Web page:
News from the Poulsbo front

So, two interesting pieces of news from the Poulsbo front.

First, hopeful indications on the driver development front. Phoronix presents it fairly negatively, but the key thing here is that Intel guys are actively working on providing the driver in a form that's generally usable: that's clear from the discussion. Reading between the lines, they seem to be planning to provide the existing messy and partly closed source driver in a form that will be usable on something beyond just Ubuntu 8.04 in the short term, and in the long term, rewrite the driver so that it's fully open source.

Secondly, thanks to a hot tip in the comments to my original post, I've actually got native resolution display on my Vaio P now. That's the good news. The bad news is that it's still slow, and somewhat tricky to configure.


Forget about uvesafb and all that crap. Adam Jackson has the goods, as usual. He poked me on IRC and asked me why I hadn't just figured out why the plain vesa driver wasn't given native resolution, which was a good question that I didn't have a good answer for - should've been the first thing I did when I booted it. It turns out to be a classic issue: DDC/EDID probe of the monitor fails, so it falls back on default vertical/horizontal refresh range values which are too low for the native resolution (1600x768) to be considered valid. Probably you could fix this just by the good old-skool method of hand-coding the appropriate values into the xorg.conf file. However, for Fedora users, it's even easier: there's an updated package (xorg-x11-drv-vesa-2.2.0-3.fc10) coming to Fedora 10 updates soon. That has a fix which gets the panel size by a different method when DDC probe fails, and that solves the problem on the P. So with that package installed, the P will give native resolution with the vesa driver, no messing about.

Thanks to Adam!


mattdm wrote on 2009-03-20 15:45:
Awesome! How is performance at that resolution with this driver?
adamw wrote on 2009-03-20 15:55:
It's not noticeably different from running at 1024x600 (or whatever you get without the patch, I forget). i.e., it's slow, but not unworkably so, it's fine for doing normal stuff like email and web. You wouldn't want to try and watch a video or use the webcam, though.
pabr wrote on 2009-03-25 08:35:
xorg-x11-drv-vesa-2.2.0-3.fc10 is now in F10 updates. Thank you (and Adam) for the tip ! However I am still stuck with a dark LCD backlight after resuming from suspend, both in X and in text consoles. This is on a stripped-down Fedora 10 + yum update. Apparently other users with the same setup do not have this problem. Can anyone help figure out what is needed to get the LCD backlight to work ? ACPI kernel parameters ? Laptop-specific RPMS ?
pabr wrote on 2009-03-26 00:35:
OK, backlight works when I use /usr/sbin/pm-suspend... I hadn't realized that ACPI had become so quirky over the years and that "echo mem > /sys/power/state" didn't cut it anymore :-) Neither /sys/class/backlight/acpi_video0/bl_power nor /sys/class/backlight/acpi_video0/brightness nor /proc/acpi/video/GFX0/DD04/brightness have any effect. Backlight power is apparently restored by "vbe post". The next challenge will be to adjust brightness from Linux.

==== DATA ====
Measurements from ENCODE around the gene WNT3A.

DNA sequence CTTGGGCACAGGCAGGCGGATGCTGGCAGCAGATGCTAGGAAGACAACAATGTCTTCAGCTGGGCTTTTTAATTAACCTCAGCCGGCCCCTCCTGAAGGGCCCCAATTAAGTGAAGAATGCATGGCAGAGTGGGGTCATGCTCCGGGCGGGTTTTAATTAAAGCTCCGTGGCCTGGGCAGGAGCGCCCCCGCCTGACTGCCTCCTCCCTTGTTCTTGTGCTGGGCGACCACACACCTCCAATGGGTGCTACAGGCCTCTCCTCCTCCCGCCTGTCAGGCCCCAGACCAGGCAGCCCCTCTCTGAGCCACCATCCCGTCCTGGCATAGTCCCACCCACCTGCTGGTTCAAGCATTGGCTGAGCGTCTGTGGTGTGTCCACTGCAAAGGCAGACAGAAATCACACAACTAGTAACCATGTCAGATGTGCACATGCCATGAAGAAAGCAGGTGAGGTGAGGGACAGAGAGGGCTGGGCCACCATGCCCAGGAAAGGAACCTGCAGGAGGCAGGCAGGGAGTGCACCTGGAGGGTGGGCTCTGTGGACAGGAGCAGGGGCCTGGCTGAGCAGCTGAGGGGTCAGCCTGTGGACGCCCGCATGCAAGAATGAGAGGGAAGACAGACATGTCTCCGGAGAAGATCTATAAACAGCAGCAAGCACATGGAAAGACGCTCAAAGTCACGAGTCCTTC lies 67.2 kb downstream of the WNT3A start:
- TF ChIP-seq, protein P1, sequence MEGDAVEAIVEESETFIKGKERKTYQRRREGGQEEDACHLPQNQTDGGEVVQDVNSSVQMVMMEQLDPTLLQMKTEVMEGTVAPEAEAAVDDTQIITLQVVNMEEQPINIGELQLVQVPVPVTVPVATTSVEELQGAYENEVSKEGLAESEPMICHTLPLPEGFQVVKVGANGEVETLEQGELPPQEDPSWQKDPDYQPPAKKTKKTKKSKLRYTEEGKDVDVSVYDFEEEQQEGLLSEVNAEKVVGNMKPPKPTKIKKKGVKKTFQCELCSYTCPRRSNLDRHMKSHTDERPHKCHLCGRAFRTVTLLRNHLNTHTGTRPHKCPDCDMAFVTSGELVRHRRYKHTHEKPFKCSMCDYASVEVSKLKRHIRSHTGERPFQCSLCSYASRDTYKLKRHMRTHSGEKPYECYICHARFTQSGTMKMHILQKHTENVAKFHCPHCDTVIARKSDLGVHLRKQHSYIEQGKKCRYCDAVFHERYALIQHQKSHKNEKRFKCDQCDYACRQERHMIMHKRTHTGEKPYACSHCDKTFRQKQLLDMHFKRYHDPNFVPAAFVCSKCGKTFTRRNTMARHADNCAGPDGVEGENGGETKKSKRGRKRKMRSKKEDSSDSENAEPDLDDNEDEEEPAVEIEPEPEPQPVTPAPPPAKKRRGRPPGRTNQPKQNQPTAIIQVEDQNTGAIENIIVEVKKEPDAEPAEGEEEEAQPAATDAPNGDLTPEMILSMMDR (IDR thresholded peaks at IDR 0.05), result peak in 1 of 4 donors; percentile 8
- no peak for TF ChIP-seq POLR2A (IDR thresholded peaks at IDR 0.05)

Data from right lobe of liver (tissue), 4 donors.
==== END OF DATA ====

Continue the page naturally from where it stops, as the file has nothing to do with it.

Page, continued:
adamw wrote on 2009-03-26 03:16:
Oh, right, yeah. I tend to do things the 'proper' happy-clappy clicky way - I suspend via gnome-power-manager (usually just by closing the lid, which I have set to suspend the system automatically). I think some patches just went into the Rawhide kernel that might do something for the brightness.
kevinbrighton wrote on 2009-04-12 19:16:
I was moments away from ordering a Mini 12 before reading this blog on the chipset issues. Do you think it's work getting one and staying with Ubuntu 8.04 until the drivers are sorted out, or holding off in case it never is? I used to use Linux all the time about 10 years ago, so I'm not so much new to it all, just out of touch.
adamw wrote on 2009-04-13 14:53:
If you can find a system you'd like equally which doesn't use the Poulsbo chipset, I'd really really recommend going with that. There are other cheap 12" net/notebooks around. If you really really want to go with the Mini 12, then using 8.04 (with the tips from that forum thread to get the NBR driver installed and working) is workable, but a bit of a pain, and will become increasingly painful as 8.04 becomes less cutting edge. Intel developers *are* working to get a usable general-purpose driver made available, but I don't yet know what the likely timeframe is on that. Last I was able to divine from the discussions on various mailing lists, they're currently attempting to come up with a fairly simple, entirely 2D driver to circumvent the problem with more advanced features relying on closed source code.
mangoo wrote on 2009-04-20 09:29:
What other 12 inch laptops/netbooks are there? Dell's mini 12 aside, I only found Samsung nc20, which is only sold with Windows. And certainly, I'm not going to pay this tax.
adamw wrote on 2009-04-20 15:03:
ah. sold without windows is tougher. No others spring to mind in the same price range, I'm afraid. You could get one off eBay, then the tax has been paid already anyway...
mangoo wrote on 2009-04-21 20:38:
Oh well. I ordered Mini 12. Let's see if it's as bad as they write ;)
mangoo wrote on 2009-05-16 21:49:
I just received my Dell Mini 12 lately. However, I'm not able to get resolutions bigger than 1024x768 (native is 1280x800), when I tried to install the latest pre-release of Fedora 11 (which contains vesa 2.2.0 driver). xrandr for Ubuntu that comes with mini 12 shows resolutions: 1280x800, 1280x768, 1024x768, 800x600, 640x480. Fedora only shows 1024x768, 800x600, 640x480. Any special trick I'm not aware of?